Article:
Asian immigrants are projected to surpass Hispanic immigrants to become the largest immigrant group in 2055, according to a recent Pew Research Center analysis of U.S. Census Bureau data.
Hispanic immigrants account for 47 percent of the current immigrant population, but will drop to 31 percent due to the declining immigration from Latin America, especially Mexico. Meanwhile, Asian immigrants, including Pacific Islanders, will overtake the lead by 2055. The population of Asian immigrants will surge from 26 percent in 2015 to 38 percent by 2065. Black immigrants and white immigrants combined are projected to have a slight growth, increasing from 26 percent in 2015 to 29 percent by 2065.
According to the study released on Sep 28, nearly 59 million immigrants have arrived in the U.S. since 1965, which has shifted the nation’s foreign-born population from 9.5 million to 45 million in 2015. The number will expand to 78 million by 2065, which will account for 18 percent of the nation’s population by that time. The total population is estimated to reach 441 million in 2065.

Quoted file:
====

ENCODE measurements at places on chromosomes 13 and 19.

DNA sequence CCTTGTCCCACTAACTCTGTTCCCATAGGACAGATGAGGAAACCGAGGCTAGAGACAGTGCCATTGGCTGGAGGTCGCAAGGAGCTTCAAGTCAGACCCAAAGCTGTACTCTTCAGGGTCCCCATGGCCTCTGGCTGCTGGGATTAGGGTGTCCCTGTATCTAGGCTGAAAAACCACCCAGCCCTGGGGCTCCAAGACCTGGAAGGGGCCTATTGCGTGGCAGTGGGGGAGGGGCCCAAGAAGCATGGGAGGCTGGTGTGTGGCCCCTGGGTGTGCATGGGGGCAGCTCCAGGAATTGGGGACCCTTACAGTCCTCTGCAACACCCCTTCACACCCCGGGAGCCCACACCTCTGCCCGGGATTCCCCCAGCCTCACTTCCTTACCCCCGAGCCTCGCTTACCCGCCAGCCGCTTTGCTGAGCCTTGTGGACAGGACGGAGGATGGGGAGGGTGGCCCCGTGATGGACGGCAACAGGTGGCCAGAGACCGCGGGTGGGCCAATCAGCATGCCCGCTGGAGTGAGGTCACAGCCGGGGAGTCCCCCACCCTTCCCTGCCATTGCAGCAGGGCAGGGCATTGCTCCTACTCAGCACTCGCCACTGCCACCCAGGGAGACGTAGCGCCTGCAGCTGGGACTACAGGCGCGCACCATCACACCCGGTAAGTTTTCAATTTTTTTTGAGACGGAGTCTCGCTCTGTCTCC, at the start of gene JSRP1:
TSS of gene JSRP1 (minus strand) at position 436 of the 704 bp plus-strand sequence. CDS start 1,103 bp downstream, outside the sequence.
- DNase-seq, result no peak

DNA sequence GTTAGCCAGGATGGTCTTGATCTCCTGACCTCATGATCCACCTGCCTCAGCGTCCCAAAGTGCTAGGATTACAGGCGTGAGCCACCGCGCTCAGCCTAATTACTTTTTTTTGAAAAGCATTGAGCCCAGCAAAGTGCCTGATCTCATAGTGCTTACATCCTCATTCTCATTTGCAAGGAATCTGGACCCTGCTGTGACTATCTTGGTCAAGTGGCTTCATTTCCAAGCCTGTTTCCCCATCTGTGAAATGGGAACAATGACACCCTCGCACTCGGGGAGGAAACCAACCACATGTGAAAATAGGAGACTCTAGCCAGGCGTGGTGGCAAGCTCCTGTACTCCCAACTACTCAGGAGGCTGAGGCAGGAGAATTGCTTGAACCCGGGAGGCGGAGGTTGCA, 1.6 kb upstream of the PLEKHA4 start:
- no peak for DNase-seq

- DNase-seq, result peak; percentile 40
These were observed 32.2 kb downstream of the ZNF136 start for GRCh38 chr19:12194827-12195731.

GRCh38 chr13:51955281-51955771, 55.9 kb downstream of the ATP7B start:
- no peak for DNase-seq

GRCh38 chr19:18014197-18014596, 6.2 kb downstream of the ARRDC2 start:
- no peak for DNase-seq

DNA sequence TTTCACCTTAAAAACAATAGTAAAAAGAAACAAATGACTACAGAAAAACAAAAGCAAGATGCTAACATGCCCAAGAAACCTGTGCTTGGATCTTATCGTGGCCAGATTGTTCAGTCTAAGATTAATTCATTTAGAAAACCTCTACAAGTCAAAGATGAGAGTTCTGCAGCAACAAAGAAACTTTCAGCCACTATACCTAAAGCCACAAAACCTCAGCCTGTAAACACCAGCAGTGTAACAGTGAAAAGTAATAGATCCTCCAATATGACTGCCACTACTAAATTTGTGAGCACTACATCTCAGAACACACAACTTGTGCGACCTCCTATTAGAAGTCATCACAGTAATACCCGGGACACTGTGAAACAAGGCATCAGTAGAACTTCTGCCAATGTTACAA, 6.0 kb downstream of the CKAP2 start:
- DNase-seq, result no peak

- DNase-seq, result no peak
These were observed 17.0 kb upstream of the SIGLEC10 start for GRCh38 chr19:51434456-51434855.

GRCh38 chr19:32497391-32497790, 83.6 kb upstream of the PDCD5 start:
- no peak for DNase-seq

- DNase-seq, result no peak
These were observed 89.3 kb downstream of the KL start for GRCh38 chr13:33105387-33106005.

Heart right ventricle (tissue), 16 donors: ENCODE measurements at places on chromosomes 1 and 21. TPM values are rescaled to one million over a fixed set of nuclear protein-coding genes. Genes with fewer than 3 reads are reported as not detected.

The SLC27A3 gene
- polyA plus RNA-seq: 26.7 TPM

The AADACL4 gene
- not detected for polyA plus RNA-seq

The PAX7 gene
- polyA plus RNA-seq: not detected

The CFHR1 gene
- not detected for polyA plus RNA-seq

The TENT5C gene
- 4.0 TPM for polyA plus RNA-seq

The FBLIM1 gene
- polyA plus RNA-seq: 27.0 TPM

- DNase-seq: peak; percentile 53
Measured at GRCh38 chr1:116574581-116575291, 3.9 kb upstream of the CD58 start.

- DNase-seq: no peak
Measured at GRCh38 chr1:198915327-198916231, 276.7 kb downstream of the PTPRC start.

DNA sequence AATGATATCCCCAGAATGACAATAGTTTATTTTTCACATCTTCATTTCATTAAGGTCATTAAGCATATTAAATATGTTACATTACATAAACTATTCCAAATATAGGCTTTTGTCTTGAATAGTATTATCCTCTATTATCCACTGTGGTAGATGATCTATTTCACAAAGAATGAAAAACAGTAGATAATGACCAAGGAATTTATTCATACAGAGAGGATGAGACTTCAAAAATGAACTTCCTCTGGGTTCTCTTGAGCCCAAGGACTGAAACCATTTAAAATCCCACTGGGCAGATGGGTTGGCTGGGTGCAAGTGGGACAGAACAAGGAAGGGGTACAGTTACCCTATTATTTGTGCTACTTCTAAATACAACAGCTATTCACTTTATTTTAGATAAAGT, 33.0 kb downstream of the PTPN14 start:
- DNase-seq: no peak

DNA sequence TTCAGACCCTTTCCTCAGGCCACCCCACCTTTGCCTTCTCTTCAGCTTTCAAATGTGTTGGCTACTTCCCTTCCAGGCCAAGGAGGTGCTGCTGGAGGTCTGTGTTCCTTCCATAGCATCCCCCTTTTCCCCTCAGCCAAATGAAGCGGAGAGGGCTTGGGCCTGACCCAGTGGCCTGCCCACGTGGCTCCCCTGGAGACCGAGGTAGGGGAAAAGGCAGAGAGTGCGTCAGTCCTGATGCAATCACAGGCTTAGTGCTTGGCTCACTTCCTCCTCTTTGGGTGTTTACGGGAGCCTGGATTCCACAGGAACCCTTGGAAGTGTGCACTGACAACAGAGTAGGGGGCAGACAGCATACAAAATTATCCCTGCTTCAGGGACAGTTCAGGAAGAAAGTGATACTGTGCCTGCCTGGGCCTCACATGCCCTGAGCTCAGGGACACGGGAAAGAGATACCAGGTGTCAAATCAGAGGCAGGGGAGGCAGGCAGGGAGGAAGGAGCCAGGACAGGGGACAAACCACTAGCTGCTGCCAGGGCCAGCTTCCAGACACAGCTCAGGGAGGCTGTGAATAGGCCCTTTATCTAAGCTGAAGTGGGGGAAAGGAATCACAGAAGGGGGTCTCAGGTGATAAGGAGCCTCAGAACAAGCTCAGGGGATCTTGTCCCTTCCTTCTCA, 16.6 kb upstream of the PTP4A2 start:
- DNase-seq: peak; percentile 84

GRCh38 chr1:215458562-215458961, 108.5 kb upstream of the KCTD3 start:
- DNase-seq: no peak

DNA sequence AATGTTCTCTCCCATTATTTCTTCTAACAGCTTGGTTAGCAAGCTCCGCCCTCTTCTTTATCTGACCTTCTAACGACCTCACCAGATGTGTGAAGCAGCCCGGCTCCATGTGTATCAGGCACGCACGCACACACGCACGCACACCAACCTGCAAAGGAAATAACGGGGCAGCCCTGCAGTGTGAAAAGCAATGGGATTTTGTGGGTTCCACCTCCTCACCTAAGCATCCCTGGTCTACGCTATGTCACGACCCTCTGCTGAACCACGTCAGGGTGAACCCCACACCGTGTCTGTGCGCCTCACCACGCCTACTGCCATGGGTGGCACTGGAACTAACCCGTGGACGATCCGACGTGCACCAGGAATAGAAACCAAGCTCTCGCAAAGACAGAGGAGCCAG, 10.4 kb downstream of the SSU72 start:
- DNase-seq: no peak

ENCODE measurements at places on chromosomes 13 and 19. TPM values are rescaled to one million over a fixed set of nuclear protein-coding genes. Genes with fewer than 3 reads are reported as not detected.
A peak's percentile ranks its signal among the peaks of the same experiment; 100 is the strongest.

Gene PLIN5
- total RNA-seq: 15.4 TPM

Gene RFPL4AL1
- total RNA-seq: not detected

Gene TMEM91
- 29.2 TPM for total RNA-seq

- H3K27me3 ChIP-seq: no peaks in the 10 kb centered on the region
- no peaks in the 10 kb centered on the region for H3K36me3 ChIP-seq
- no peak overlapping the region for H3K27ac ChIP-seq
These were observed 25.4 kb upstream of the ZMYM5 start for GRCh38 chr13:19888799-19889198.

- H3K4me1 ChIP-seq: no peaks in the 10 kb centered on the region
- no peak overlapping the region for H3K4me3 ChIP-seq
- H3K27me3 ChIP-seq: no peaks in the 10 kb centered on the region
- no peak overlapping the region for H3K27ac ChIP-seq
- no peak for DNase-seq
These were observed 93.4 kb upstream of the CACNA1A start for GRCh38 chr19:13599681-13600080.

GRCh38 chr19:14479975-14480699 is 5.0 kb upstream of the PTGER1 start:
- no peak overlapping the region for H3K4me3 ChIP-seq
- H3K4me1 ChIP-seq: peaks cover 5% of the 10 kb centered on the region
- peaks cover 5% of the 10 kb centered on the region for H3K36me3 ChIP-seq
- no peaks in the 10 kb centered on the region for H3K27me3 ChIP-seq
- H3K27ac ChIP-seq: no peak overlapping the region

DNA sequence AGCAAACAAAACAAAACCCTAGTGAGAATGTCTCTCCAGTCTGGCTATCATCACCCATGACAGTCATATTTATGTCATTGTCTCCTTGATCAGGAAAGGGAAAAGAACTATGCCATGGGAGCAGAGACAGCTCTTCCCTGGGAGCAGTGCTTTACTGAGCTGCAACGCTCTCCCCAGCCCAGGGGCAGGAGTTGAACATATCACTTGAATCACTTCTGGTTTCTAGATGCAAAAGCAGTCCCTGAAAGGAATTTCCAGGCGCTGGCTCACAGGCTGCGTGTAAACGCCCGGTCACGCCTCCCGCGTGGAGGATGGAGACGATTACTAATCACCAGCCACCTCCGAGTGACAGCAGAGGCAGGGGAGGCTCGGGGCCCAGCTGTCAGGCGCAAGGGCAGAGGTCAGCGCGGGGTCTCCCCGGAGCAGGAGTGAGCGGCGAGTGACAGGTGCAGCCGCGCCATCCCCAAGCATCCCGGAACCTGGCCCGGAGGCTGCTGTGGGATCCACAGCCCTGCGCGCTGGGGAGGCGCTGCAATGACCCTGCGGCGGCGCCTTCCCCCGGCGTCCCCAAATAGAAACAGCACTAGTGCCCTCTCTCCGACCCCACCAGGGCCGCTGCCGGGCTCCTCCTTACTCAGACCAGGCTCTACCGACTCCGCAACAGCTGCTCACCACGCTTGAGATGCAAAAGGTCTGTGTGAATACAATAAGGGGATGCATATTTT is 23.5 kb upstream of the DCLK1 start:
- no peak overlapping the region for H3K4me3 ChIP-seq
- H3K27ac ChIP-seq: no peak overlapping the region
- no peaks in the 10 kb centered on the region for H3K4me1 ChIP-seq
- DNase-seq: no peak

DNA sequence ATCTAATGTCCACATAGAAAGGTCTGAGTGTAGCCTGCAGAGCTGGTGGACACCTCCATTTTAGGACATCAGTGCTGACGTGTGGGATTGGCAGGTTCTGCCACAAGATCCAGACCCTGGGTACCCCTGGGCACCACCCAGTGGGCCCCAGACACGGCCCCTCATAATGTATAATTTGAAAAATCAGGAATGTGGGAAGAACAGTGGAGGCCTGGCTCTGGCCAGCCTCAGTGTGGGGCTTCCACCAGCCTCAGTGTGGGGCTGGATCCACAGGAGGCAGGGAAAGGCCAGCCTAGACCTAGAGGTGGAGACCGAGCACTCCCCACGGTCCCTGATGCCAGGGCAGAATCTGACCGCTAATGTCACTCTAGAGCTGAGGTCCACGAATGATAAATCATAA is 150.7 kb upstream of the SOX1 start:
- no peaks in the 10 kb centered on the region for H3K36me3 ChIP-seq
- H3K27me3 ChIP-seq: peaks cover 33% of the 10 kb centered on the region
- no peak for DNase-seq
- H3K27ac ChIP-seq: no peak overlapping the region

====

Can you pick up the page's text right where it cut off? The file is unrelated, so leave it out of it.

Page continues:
The shift of racial and ethnic compositions will result in a more diverse society in the U.S, as non-Hispanic whites are estimated to decline from 62 percent of the population to 46 percent in 2065. Meanwhile the share of other racial and ethnic groups will all increase on different levels. In the national population, Hispanics will rise from currently 18 percent to 24 percent; Asians are expected to grow from 6 percent to 14 percent; the figure for blacks will grow slightly from 12 percent to 13 percent.